Automatic guided vehicles (AGVs) have traditionally been used in the manufacturing sector for material transport, which requires magnetic tape or cables affixed to the floor. OTTO Motors’ self-driving vehicles (SDVs), however, offer infrastructure-free navigation using 2D LiDAR sensors to perceive and map their environment. (The sensors are currently supplied by SICK Canada Ltd.) “The OTTO 1500 has front and rear sensors, which allow the vehicle to perceive almost 360 degrees of its environment. Using this perception method, and Clearpath’s proprietary software, the vehicles can figure out the most efficient route for transporting materials and dynamically move their way through the facility,” says Hennessey.
Clearpath is proud of its hard-working and talented team, comprised of 130 professionals. The majority of the employees are from the Waterloo region and the Greater Toronto Area, but due to Clearpath’s prestige in the robotics industry, the company attracts talent from all over the world. Approximately sixty percent of its employees are engineers, with training in robotics automation, electronics, computer science, mechanical engineering, or electrical engineering programs. The remaining 40 percent of employees are split between roles in operations management, sales, and marketing.
“Although Waterloo’s talent pool has been an excellent source for skilled employees for our businesses, we also welcome applicants globally as we seek world-class talent,” explains Hennessey. “Robotics technology is still very new – it’s an emerging industry – so it’s important to scan the global landscape for talent. We’re looking to find the right people with the right skillset.”
Clearpath's co-founders continue to maintain a strong connection with the University of Waterloo and with other local educational institutions.
Clearpath recruits students for co-ops and internships directly from the University of Waterloo, Wilfrid Laurier University, and Conestoga College. The company also participates in events hosted by those institutions, and sponsors some of their robotics clubs. For example, Clearpath recently participated in the “TronCon” event, hosted by the University of Waterloo’s engineering department, and the Canadian Association of Business Students (CABS) career events at Wilfrid Laurier University. Clearpath has also remained closely tied to the Accelerator Centre of Waterloo (a business centre) that helped Clearpath get up and running when it was first established.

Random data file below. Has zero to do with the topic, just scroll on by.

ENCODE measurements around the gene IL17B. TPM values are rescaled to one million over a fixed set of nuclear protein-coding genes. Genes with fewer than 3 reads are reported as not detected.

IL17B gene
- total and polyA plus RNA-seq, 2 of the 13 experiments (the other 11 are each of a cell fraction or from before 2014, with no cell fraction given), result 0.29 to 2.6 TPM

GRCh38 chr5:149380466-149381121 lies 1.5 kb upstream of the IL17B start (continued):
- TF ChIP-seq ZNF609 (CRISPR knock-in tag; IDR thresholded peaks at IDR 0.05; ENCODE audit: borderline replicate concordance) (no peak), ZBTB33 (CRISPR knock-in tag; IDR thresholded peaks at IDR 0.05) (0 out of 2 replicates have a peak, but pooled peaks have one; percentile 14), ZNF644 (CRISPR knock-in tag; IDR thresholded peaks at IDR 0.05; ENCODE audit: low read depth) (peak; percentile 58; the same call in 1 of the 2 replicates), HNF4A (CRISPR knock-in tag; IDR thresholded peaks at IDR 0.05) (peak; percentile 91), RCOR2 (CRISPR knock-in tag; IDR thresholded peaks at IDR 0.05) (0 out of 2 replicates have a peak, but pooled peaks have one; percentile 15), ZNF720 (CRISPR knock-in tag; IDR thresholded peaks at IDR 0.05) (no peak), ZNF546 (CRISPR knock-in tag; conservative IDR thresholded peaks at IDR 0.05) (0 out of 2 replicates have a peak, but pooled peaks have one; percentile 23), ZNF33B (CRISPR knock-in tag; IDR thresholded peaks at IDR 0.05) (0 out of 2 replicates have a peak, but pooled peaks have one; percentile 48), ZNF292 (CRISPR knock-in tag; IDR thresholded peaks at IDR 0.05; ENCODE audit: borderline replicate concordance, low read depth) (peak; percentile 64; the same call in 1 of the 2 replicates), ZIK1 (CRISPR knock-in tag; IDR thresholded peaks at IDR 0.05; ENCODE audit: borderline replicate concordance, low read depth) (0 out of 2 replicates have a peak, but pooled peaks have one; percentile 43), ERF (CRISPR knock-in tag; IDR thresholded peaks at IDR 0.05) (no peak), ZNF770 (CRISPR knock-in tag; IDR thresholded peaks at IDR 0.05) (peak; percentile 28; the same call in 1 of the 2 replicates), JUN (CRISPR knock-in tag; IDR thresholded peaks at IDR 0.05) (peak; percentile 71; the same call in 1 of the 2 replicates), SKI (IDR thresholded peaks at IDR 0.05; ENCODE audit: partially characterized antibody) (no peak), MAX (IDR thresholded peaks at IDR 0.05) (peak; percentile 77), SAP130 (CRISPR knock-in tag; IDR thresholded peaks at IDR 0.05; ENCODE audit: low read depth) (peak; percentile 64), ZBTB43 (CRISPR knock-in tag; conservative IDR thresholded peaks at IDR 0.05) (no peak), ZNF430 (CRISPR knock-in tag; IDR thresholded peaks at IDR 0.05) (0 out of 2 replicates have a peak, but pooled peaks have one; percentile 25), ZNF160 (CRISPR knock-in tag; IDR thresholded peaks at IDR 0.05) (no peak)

Clearpath utilizes the Scientific Research and Experimental Development (SR&ED) Tax Incentive program, the Industrial Research Assistance Program (IRAP), and FedDev Ontario’s Investing in Business Innovation (IBI) program for continuous research and innovation.
As the company has moved out of the “startup” phase, Hennessey notes that relevant government grant opportunities are becoming limited; “There are a lot of grant opportunities to help start-ups with R&D efforts, but for companies like Clearpath that sit between a start-up and a mid-sized company and are focused on growth, government grants are somewhat limited.”
By leveraging industry knowledge and partnerships, Clearpath continues to expand.
When asked about the company’s plan for the future, Hennessey replies without hesitation, “We will remain headquartered in Canada – Clearpath started in Waterloo, we love it here, and it is a hub with a great talent pool.” The company is building technologies to ready the world for the fourth industrial revolution (Industry 4.0). They are prepared for any challenges and opportunities the future may bring. People, innovation, and partnership make Clearpath a prime example of a successful Ontario-based manufacturer.
For more information about Clearpath Robotics, visit their website.